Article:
If I were to break down our parenting into categories, I would say that %70 is spent offering empathy in some form or another, %20 is spent providing information (detailed explanations for how things work and why we are asking the kids to do what we are asking), and %10 on miscellaneous things like negotiating peace, brainstorming solutions, and a few executive decisions. When I look at the numbers it seems empathy takes up an enormous amount of our parenting time, and when I look a little deeper I realize it is, in part, because we are using empathy to supplant praise.
Praise, along with it's counterpart, punishment, is probably the most common parenting strategy in our culture. Chore charts, time-outs, stickers, allowance, consequences, etc. I know this is how I was raised, how most of us were raised. When I met Nathan and began to help parent Bella and Xi, we kept scratching our heads over this strategy. One of our rules was: when Bella hit, she got a time-out. So when she did hit, (time-outs did not deter the hitting), she immediately felt very upset, not by the fact that she had hurt someone but by how she was going to be affected. She was, quite literally, traumatized by the separation. This bothered us. Not only were time-outs not preventing the behavior, but we felt they were also causing our relationship with her to suffer, as well as raising our stress levels to uncomfortable heights. We decided the strategy wasn't working.
The book we looked to for help with this was Unconditional Parenting by Alfie Kohn. Kohn makes the case that not only is praise and punishment not good for our kids, but it also backfires by taking away all of their own built-in motivation in any activity, wether it is swimming, clearing the table, spelling, or basketball. There's a lot more, but this information was all we needed to start down a different path, one that felt so much better.
Abandoning praise and punishment is how we got to %70 empathy. But praise, in particular, is not easy to shake. To start I find it helpful to identify what you are trying to achieve by using praise.
If you use praise because you want your child to know that you love her and to know that you are noticing her achievements, switching to simple observations will do just that. Observation is empathy at it's finest, simply seeing who your child is.
"I see you!"
"You climbed all the way up there!"
"I see you walking all by yourself. You seem pretty happy about that!"
"I saw you stack those toys up. Yeah. Then they fell down."
It feels silly at first, but all most children want is for you to see them and be with them. They aren't wondering if you deem their actions "good" (Good walking! Good sharing! Good jumping!).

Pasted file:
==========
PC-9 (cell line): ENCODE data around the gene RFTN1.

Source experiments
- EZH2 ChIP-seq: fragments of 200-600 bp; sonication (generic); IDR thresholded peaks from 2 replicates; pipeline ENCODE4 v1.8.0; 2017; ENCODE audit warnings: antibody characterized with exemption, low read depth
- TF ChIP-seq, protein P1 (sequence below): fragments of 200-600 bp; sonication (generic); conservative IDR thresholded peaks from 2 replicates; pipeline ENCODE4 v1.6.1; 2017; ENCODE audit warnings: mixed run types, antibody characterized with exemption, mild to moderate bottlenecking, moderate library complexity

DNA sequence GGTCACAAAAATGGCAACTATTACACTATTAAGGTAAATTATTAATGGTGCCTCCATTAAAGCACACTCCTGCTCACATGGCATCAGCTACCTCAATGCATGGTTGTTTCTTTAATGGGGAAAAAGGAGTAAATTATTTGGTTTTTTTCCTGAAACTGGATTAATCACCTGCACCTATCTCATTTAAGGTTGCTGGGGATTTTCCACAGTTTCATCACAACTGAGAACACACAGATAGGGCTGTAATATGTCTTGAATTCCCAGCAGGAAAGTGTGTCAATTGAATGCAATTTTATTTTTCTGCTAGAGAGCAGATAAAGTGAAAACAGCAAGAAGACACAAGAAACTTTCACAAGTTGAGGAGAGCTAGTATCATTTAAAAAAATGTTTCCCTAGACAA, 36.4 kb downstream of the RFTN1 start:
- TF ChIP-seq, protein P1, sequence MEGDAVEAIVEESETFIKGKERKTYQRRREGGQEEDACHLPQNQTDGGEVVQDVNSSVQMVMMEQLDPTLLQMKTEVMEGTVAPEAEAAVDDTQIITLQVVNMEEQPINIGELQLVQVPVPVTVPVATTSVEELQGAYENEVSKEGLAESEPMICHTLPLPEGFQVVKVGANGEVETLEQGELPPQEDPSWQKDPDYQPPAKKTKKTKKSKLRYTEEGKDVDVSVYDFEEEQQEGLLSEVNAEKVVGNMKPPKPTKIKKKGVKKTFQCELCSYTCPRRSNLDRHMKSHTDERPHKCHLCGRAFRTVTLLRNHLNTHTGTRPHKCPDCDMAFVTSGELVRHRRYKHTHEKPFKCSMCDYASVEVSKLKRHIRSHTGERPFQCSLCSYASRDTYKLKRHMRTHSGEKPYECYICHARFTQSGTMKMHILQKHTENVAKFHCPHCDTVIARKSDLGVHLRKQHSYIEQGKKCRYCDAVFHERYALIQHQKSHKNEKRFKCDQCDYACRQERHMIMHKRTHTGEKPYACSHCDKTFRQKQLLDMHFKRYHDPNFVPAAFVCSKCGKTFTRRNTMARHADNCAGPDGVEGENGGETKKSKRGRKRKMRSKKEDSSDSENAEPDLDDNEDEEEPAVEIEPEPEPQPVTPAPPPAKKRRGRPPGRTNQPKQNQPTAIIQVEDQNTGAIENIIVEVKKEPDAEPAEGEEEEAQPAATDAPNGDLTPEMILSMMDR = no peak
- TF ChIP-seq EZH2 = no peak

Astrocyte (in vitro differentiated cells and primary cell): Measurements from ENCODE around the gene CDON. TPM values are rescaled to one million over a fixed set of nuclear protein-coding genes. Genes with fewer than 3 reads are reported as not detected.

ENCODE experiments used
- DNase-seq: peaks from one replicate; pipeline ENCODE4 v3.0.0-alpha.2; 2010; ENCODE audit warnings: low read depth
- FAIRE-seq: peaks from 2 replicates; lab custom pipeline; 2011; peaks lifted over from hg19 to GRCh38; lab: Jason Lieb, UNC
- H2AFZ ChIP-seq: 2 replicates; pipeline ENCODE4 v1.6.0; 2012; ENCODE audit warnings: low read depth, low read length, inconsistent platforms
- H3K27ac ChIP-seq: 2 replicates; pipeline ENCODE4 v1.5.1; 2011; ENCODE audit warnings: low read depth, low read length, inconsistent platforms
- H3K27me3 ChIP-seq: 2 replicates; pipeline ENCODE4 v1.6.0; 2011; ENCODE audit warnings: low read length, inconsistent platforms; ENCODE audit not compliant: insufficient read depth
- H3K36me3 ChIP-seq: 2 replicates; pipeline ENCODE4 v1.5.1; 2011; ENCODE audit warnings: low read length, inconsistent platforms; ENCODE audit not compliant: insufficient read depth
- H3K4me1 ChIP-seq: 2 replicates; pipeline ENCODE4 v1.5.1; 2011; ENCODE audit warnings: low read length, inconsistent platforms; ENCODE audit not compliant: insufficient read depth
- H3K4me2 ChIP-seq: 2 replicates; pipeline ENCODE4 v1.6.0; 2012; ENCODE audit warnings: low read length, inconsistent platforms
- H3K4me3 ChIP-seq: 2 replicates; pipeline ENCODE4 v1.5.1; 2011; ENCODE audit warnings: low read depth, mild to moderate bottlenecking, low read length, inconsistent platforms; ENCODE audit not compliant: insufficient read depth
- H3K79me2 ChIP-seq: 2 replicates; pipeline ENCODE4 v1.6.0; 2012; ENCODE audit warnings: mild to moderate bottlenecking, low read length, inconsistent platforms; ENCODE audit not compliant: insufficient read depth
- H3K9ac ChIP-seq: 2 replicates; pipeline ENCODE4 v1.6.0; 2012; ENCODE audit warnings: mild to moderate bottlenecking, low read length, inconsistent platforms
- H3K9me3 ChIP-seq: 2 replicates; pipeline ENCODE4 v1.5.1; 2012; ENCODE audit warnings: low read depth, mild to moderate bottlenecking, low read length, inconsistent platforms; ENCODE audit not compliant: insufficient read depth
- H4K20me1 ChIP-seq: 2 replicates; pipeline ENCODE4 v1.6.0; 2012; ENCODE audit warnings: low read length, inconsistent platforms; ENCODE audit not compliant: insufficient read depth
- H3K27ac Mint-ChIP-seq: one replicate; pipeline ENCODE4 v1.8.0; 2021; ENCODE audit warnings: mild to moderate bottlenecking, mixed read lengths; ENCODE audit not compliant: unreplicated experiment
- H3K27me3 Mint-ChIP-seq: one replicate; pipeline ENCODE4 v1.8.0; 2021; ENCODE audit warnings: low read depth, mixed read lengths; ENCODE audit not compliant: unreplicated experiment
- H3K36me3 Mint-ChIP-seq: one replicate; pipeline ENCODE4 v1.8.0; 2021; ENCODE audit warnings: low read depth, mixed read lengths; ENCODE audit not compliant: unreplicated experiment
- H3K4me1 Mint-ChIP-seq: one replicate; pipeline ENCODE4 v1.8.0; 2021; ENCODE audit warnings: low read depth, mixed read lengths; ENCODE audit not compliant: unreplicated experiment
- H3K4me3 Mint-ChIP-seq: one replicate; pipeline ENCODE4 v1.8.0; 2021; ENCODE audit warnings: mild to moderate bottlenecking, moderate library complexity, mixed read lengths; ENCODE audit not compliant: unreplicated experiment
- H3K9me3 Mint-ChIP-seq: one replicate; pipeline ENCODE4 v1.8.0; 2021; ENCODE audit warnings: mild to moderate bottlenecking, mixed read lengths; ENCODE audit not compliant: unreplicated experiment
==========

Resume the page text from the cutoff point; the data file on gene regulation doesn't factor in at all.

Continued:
What is important when observing, is to match your observations to their reactions. Let your face mirror theirs. If they are excited about walking all by themselves, then go ahead and get excited. If they are disappointed, then let them know you see that too. ("Oh. You didn't want those blocks to fall", instead of, "It's okay! You built that tower really high. Good job! Good building!")
Asking her questions is a great way to let her know you see what she is doing without forcing an opinion on her.
"You are wiping your hands. How do you like that? Do you like it when your hands are clean?"
"How is that for you?"
"Do you like that?"
"Is that fun?"
"Is that okay with you?"
If you are using praise in order to get your child to do something, a point to consider is that although praise may work well in the short term, it is also the best way to get them to forget what it is they want/enjoy/need in life, to eventually stop doing those things they were praised into doing, and to lose their close connection with you. (Please, don't take my word for it - read the book.)
Instead of looking for substitute words to say, it might be more effective to stop thinking in this way entirely. Kids are not here to be controlled, to perform on command, or to follow orders without thinking. Or, at least, this isn't the kind of human I want to raise. Children have a natural care for others, they automatically want to help the people they love. By creating a solid foundation, with empathy as the main tool, your child will listen and care for you and your ideas automatically. You build the foundation by supporting them through all of their struggles and triumphs with respect and empathy.
"You're really sad. You don't want to get in the car. You want more time at the park. You're not ready to go."
Maybe there is a little more back and forth as well:
"How much more time do you need here? Are you willing to go after you go down the slide three more times?"
This works if it is not a rote response, but truly feeling what the scenario might be like for them. Often this is enough to get the kid to the car. It certainly requires a lot of patience from the parent as the response is almost never instantaneous. Indeed, a simplified schedule is helpful. You might not want to squeeze a trip to the park into an already packed day, as this will not afford you the time necessary for a fully empathic response if the child doesn't want to leave. Time is not always saved by empathy but the relationship is, not only saved but enriched.
Then, when children feel heard and understood, they are much more willing to hear and understand what you are feeling. (Or anyone else for that matter.)
The same example continued:
"I know you aren't ready to leave the park yet. You were hoping to stay here a lot longer. But I am ready to leave. I'm having a hard time here at the park. I'm super hungry and also nervous about being late to meet our friends."
Empathy, followed by information. No praise, no punishment. It might look or sound crazy, but an exchange like this works for us every time.